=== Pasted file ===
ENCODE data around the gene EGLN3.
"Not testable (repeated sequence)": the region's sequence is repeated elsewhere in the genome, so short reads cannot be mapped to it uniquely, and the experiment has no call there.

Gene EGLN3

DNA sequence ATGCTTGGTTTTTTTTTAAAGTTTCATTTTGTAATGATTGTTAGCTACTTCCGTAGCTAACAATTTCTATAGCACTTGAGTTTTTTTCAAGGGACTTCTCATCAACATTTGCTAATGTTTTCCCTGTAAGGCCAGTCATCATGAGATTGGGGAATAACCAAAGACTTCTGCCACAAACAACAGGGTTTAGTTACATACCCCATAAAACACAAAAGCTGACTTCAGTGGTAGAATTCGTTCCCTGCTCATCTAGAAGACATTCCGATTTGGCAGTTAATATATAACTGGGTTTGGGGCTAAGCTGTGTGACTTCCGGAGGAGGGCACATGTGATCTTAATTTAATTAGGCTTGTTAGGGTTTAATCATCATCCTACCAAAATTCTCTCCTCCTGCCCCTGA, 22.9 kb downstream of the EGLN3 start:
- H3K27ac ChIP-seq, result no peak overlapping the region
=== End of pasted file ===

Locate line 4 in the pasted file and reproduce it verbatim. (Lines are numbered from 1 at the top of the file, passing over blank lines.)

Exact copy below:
DNA sequence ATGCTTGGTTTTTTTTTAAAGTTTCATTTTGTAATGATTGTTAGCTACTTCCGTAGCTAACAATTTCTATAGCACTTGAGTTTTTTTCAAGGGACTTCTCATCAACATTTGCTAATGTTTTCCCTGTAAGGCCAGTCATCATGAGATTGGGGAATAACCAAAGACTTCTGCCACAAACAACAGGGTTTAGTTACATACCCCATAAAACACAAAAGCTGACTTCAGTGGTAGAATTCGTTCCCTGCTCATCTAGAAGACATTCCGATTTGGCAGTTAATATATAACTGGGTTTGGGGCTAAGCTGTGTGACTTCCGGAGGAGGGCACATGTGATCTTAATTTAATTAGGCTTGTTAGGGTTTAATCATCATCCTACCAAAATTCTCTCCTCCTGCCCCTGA, 22.9 kb downstream of the EGLN3 start: